I know I am not alone in thinking about my own mortality. It sort of creeps up on you as the years tick by. A year like 2016, when so many celebrated, famous people shuffle off this mortal coil certainly doesn’t help! And I woke up this morning to find out that the wonderful Stephen Hawking finally succumbed to his terrible health issues. I feel genuinely bereft at his passing.
This got me thinking about the theory of microlives, suggested by David Spiegelhalter. In essence, it starts a clock ticking at a specific age (22 for men, 26 for women), when predicted lifespans suggest that each gender has five hundred thousand hours left. It then splits these in two, meaning that, on average, at those ages, each of us has a million microlives left.
It works like this: do something that is contrary to your long term health – like smoke a cigarette, and you lose half a microlife. Do something that is the opposite – drink one unit of alcohol (yay!), and you gain one. Does this mean you can get drunk every night? Of course not! The first drink gives you a tick in the credit column. Every subsequent drink gives you half in tick in the debit one. You didn’t really think that I was giving you a golden ticket to wineville, did you?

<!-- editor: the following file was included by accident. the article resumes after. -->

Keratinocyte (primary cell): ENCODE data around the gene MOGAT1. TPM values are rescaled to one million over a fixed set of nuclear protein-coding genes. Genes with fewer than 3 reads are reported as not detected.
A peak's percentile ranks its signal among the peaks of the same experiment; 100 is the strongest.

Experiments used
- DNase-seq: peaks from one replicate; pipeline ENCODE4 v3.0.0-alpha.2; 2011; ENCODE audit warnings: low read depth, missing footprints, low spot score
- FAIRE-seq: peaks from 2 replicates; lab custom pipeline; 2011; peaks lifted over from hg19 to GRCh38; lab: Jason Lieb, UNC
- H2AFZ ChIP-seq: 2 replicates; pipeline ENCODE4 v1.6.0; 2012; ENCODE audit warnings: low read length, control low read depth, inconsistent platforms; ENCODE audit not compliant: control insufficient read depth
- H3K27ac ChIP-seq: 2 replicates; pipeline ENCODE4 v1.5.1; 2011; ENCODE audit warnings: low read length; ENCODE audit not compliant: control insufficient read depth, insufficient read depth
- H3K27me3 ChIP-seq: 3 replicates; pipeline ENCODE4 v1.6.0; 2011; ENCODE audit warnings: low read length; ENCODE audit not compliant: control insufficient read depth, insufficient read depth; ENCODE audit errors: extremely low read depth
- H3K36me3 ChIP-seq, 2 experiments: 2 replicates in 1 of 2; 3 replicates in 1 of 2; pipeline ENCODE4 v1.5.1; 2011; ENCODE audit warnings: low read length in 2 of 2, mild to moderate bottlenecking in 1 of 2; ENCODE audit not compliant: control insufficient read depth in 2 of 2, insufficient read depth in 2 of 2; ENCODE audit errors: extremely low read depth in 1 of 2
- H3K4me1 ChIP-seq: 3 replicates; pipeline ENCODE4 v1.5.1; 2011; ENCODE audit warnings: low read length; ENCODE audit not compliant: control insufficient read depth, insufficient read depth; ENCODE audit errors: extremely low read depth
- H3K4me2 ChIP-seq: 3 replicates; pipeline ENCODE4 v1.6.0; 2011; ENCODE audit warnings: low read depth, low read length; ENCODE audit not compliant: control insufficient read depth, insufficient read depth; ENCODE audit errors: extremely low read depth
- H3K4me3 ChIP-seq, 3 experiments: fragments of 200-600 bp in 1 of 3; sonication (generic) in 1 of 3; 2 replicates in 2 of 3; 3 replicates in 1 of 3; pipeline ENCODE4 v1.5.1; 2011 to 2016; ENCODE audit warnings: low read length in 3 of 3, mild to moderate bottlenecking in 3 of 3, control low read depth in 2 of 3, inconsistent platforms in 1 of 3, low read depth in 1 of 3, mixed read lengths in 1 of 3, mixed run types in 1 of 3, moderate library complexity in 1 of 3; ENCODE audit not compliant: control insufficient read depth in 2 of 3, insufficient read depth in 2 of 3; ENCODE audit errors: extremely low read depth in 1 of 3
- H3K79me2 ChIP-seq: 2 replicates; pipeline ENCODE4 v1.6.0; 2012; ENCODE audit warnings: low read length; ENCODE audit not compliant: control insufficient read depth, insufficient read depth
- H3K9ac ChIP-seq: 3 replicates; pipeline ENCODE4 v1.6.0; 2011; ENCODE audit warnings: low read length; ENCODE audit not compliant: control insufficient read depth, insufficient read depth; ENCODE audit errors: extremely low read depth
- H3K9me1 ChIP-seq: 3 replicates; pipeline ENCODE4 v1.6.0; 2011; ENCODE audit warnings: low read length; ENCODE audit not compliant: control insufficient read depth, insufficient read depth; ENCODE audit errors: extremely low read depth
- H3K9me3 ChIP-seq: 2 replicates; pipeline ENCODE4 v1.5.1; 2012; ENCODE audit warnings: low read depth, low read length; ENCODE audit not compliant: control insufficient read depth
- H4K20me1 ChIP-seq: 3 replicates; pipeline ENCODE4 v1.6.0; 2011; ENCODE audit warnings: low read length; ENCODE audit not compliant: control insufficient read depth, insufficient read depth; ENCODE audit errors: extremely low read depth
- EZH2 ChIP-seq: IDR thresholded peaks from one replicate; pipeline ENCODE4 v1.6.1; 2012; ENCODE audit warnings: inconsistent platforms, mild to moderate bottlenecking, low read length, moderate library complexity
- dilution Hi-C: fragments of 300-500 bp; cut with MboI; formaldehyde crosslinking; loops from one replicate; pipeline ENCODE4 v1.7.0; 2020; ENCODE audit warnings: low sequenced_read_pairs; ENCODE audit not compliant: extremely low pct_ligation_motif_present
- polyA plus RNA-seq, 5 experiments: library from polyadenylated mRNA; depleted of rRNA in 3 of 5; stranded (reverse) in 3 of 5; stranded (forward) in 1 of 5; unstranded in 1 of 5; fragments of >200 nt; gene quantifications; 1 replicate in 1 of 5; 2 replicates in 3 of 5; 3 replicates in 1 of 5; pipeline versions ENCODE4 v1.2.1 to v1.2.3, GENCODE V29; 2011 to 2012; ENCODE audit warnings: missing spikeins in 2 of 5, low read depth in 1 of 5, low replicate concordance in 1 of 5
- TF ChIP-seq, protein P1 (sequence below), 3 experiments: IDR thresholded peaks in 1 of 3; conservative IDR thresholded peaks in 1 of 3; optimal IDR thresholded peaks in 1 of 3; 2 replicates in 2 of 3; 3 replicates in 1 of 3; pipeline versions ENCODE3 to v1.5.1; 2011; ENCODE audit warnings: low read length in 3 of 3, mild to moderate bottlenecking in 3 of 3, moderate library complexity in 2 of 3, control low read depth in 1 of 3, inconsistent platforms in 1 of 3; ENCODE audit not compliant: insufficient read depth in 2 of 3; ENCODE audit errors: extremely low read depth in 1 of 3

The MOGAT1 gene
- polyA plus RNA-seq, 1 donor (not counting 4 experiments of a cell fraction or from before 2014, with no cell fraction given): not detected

It’s an interesting theory, I think. Here is a flavour of the good and the bad to develop the idea:
For every 5kg a person is over their ideal weight - minus 1 microlife every day. Simply by existing!
2 hours television – that’s a minus 1!
A portion of red meat (that’s just 85g – about one sausage) – another minus one.
2-3 cups of coffee – plus one. That’s a huge relief!
5 portions of fruit or vegetables – plus 4 for men, plus 3 for women.
20 minutes of moderate activity – plus 2.
The list goes on, but I am sure you get the drift. Of course, in many respects, this is a deeply flawed idea. Life doesn’t work in such a linear way. You could closely monitor someone throughout the course of their life, and there is very little chance that you could accurately predict when they will meet their maker/disappear into nothingness (delete as applicable or add your own option) using this theory.
I doubt that even Mr Spiegelhalter would try and argue that it would work like that.
On the other hand, this notion of microlives could make an individual think about how they are living their life. It has certainly made me consider certain habits that I have. The benefit of eating five portions of fruit/veg has been lauded for years, but the figures here really show how important it is. I go through fits and starts with this, but like a lot of people, I am lazy and complacent, and there is really no excuse for it. I am fortunate enough to live in a country where fresh produce is inexpensive and plentiful, and I absolutely take it for granted.
It's the same with exercise, too. It would appear that if I eat the fruit and vegetables and do a little exercise, I can add three hours to my life, every single day. And this means I can smoke a few cigarettes and have a few drinks and be even!
It’s a win/win!
I may have confused the message there…